Christopher J. Dodd
Joint Hearing of
Committee on Rules and Administration and
Committee on the Judiciary
September 16, 2003
Chairman Lott and chairman Cornyn: I commend you both for calling this joint hearing to address the issue of presidential succession.
The events of 9-11 were a not-so-subtle reminder of the potential scenarios that could call into question the procedures for establishing presidential succession. Now is the time to be considering those questions - before a national catastrophe occurs and we are forced to either act in haste, or in response to a constitutional crisis.
Article II, section 1 of the Constitution, and subsequent amendments, establishes the foundation for presidential succession and makes clear the framers preference that the Vice President should succeed to a vacancy in the presidency. In their wisdom, the framers left to Congress the question of how to settle a double vacancy, as occurs if the presidency and vice presidency are both left vacant.
The Congress did not hesitate to fill this void and passed the first presidential succession act in 1792. It is noteworthy that in the 211-year history since that act was adopted, Congress has only twice substantially revised it, in both cases in response to circumstances related to the death of a sitting President.
The history of the succession act, and its progeny, is a reflection of the 200-plus year debate on the subject and the dilemma Congress faces when it considers change only in response to crisis. This history is also revealing in its consideration of the same issues that our witnesses will raise today. If we are to avoid the mistakes of the past, we need only look to our history.
The 1792 Act provided that in the case of a double vacancy, the order of succession would fall to the President pro tempore of the Senate and then the Speaker of the House. But the term of either of these legislative "officers" was to be temporary only, since the Act provided for a special election to fill a presidential vacancy, unless the vacancy occurred in the last full year of the term.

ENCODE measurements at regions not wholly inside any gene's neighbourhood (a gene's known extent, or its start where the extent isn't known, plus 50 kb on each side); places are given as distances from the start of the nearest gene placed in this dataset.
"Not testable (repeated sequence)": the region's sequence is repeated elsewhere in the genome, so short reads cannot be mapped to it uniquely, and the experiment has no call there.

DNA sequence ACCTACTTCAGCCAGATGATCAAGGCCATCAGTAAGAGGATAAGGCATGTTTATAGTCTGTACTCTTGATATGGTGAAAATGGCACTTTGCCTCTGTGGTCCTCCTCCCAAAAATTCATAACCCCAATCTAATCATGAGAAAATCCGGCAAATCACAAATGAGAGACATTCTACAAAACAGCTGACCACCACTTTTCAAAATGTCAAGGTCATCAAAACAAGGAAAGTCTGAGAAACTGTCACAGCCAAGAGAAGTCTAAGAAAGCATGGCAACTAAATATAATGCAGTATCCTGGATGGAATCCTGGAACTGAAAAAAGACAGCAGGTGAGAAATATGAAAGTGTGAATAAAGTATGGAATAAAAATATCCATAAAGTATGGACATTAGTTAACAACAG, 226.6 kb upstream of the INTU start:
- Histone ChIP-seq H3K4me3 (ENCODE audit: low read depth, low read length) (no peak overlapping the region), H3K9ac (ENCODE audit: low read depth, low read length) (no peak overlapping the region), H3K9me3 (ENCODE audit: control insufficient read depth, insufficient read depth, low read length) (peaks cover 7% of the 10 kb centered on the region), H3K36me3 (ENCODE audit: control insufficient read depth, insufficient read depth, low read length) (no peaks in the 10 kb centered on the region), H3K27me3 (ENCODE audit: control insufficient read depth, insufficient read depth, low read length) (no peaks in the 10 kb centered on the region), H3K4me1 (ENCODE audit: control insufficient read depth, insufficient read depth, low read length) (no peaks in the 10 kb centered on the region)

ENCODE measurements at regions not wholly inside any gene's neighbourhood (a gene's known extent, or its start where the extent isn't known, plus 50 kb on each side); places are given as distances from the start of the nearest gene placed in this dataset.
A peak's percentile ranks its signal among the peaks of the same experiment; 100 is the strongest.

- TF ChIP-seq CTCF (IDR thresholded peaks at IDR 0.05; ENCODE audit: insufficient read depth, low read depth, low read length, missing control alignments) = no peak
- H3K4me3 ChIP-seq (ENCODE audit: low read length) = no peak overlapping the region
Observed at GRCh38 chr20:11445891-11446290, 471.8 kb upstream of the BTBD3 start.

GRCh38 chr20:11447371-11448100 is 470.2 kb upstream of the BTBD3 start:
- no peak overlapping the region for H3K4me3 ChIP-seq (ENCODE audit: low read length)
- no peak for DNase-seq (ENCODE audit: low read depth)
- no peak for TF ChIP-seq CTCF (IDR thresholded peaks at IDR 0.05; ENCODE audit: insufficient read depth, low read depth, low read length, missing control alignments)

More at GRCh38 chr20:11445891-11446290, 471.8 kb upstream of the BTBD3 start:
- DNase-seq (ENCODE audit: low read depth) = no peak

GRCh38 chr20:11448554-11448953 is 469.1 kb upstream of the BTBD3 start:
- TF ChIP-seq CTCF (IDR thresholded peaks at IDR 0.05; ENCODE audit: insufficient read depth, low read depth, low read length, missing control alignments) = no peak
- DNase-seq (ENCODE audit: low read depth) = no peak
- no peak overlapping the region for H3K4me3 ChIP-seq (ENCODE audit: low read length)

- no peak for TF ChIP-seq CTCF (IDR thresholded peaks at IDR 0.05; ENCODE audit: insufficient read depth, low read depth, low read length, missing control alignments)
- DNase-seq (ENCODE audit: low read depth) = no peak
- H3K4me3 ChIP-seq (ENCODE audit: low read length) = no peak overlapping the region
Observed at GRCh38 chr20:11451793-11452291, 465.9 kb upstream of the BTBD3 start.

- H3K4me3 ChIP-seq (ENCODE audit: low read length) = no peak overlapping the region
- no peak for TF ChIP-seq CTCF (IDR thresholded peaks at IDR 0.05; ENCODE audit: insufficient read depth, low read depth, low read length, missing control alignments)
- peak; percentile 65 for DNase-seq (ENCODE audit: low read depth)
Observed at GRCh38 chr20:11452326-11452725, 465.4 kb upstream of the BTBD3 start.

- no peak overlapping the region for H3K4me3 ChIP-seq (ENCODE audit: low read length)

The placement of legislative "officers" in the line of succession was not universally supported, and its critics included such constitutional authorities as James Madison. Representative Jonathan Sturges of Connecticut observed at the time that if the Speaker were in the line of succession, there would be "caballing" and "electioneering" in the choice of Speaker. However, the Act remained substantially unchanged for nearly 100 years.
The Succession Act of 1886 followed the assassination of President James Garfield in 1881 and his incapacitation for a period of 79 days, and the untimely death of Vice President Thomas Andrew Hendricks in 1885, less than 9 months after his inauguration.
Ironically, in both circumstances, both the office of the President pro tempore, then third in line to the presidency, and the office of the Speaker, then fourth in line, were vacant at the time. Similarly, in both cases there was a potential that at least the position of President pro tempore of the Senate would be filled by a member of the opposing party, thereby potentially leading to a switch in party should a double vacancy arise.